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Dog bitten by adder at Highcliffe beach amid warnings of anti-venom shortage



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A HORRIFIED dog owner is urging people to beware of adders emerging from hibernation after her pet was badly bitten by one of the venomous snakes at Highcliffe.

Anne Mackay and husband John were left with a vet's bill of more than £500 and a warning, she said, of a national shortage of antidote.

The incident happened as the couple walked Barney, their springer-cross, and their other dog Rosie along the beach.

Barney is recovering
Barney is recovering

As they made their way up a path opposite groyne H8 Anne heard Barney, who was on a lead, suddenly yelp in pain.

She said: “He has a habit of foraging about in bushes and grass, which he was doing at the time. He suddenly let out this noise as if he was in pain and jumped backwards.

“I bent down to see what was in the bushes and was absolutely horrified to see it was an adder.

"It really gave me a shock; it is the first time I have seen a snake in the wild.”

Anne said the snake was “just lying there”, adding: “I thought it might have got a fright and made off but it didn’t seem to care.”

She said Barney “was in shock and pain” so she and her husband took him to an emergency vet near their home in Bournemouth.

There she claimed she was told that there was a “national shortage” of anti-snake venom medicine and it is only given to dogs having trouble breathing.

Adder which bit Barney (56334503)
Adder which bit Barney (56334503)

Instead, Barney was immediately put on antibiotics and a drip, and given antihistamines and pain relief.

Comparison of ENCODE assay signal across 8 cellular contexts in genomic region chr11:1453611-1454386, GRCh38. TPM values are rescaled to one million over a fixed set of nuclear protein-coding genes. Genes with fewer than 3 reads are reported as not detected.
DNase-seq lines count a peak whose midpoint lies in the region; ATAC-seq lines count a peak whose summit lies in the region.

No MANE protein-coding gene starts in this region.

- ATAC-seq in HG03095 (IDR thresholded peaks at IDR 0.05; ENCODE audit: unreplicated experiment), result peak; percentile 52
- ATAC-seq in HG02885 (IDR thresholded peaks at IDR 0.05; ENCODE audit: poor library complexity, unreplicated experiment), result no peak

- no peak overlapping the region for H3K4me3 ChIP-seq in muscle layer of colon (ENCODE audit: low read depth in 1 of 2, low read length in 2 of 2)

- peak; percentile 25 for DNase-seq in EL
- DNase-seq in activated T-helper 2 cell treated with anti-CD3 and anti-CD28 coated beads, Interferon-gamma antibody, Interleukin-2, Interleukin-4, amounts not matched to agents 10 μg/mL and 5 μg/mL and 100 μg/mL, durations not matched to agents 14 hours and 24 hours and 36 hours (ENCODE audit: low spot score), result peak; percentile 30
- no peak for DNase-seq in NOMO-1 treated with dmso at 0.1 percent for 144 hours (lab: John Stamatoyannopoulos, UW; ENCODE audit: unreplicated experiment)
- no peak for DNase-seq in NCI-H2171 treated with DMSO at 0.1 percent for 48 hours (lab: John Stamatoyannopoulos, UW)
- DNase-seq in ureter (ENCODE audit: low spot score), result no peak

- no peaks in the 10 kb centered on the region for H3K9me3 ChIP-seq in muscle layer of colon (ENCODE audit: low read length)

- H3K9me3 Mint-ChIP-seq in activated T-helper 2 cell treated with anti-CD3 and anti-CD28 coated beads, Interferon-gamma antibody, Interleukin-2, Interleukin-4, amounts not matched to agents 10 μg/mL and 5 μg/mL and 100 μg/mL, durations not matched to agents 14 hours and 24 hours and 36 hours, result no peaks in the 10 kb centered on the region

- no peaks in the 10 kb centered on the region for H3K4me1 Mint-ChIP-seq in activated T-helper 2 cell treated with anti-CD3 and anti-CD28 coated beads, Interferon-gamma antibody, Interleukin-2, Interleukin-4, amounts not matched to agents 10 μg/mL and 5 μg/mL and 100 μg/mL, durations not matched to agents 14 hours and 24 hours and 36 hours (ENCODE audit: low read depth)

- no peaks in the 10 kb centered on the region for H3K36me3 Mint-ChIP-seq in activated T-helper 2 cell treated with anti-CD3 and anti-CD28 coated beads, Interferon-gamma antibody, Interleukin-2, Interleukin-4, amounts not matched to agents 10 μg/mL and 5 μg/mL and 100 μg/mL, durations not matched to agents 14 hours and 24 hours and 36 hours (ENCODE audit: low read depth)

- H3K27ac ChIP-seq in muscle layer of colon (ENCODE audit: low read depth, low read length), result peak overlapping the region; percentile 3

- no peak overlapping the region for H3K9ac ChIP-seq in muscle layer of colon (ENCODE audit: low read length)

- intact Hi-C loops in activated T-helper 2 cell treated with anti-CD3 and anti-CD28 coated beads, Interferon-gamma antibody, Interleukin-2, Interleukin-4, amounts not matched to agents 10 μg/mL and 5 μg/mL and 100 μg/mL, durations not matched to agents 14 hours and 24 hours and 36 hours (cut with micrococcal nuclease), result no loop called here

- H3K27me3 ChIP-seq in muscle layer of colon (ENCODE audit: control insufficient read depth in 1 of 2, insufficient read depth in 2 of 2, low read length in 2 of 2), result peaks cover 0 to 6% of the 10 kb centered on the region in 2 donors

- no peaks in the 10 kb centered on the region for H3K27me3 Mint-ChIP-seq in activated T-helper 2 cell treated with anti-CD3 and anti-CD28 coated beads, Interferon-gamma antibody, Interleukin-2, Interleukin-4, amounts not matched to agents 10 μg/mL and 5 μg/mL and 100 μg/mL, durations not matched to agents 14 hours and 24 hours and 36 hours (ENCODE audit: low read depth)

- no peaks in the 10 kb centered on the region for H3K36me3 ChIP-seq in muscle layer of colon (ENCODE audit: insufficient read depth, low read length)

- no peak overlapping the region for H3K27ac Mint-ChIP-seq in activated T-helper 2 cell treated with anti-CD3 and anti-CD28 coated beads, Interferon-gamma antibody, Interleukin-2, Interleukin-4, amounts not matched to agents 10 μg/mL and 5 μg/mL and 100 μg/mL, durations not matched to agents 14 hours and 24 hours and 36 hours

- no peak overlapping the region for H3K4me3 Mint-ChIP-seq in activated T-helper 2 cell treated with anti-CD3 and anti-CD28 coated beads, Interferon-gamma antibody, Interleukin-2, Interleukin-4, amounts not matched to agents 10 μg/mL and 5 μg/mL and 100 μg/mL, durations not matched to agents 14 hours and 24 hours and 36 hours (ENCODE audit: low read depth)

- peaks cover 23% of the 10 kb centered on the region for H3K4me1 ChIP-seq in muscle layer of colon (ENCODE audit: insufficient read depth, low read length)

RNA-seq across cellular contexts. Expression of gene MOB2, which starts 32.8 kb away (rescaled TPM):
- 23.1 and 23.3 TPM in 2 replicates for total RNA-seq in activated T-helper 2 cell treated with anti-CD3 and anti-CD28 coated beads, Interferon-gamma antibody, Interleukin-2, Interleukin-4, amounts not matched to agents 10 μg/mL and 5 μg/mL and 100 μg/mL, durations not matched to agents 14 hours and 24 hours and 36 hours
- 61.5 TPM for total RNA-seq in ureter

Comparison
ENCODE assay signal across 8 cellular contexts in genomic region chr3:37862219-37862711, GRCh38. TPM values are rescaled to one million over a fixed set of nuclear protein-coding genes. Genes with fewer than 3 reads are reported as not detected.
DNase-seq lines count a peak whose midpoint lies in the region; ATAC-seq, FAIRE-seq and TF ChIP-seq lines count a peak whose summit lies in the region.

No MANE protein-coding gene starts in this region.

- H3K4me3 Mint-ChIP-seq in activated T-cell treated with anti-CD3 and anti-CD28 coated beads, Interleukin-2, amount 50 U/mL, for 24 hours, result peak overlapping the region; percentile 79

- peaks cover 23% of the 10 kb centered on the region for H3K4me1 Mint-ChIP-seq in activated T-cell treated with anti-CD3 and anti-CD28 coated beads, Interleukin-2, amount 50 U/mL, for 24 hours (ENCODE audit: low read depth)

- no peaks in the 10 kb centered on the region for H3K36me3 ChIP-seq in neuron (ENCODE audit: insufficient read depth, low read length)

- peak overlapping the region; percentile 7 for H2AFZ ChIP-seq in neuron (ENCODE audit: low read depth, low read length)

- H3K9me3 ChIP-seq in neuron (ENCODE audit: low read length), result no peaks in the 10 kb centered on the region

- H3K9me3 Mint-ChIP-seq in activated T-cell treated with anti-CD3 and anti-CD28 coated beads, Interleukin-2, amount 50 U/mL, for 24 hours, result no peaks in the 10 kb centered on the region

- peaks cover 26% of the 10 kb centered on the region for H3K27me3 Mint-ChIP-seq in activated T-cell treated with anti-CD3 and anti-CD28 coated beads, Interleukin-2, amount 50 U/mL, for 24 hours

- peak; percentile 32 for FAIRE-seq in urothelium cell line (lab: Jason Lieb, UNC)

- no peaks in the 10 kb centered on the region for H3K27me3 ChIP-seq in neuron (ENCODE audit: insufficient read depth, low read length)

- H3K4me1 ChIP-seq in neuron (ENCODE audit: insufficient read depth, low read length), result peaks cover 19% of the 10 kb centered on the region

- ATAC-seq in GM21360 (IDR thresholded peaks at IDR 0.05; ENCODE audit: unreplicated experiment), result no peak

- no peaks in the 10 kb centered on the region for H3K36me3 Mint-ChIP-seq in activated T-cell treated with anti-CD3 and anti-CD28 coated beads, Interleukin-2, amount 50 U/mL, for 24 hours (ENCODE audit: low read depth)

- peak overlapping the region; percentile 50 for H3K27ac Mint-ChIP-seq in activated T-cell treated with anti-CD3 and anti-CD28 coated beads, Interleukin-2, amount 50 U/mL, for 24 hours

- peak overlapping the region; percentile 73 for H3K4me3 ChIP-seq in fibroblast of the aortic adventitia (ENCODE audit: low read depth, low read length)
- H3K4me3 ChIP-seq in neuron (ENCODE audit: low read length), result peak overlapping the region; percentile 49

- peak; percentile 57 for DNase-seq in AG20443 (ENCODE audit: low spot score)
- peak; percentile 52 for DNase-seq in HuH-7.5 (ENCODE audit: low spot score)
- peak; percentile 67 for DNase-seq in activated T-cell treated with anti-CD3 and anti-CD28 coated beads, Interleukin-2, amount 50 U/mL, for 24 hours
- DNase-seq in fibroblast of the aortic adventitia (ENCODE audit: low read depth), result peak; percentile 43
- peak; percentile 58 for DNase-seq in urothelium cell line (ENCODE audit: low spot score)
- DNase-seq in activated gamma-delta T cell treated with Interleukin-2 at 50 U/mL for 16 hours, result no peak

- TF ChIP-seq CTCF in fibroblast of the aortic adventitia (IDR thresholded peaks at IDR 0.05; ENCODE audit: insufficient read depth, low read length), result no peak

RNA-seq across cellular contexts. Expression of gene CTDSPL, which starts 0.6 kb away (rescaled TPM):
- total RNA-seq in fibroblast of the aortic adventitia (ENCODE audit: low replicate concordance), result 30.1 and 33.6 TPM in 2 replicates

Anne said: “When we returned in the morning his face and neck had really swollen, he was virtually unrecognisable.”

She posted about her experience on social media to warn other dog owners about the danger of adders, saying: “Barney is very precious to us – he was a rescue from local charity Many Tears and we adore him.

“He is not himself still and we don’t know yet what damage the bite might have done. Snake bites can cause organ failure or damage to soft tissue.

“They can be so dangerous. I have heard from people whose dogs have been killed, even from the owner of a pony who died after bitten by an adder.”

The family’s vet bills have reached over £500 so far but Anne said: “I am just so grateful Barney is still alive. He is such a lovely wee little dog, so lovable."

Adders usually emerge from winter hibernation in March and April as the weather heats up, with the New Forest a stronghold for them.

Advice for anyone whose pet is bitten is to carry the dog to stop the spread of the venom and bathe the wound in cold water to control swelling.

Do not try squeezing venom out the wound but keep the dog calm and take them to the nearest available vet.



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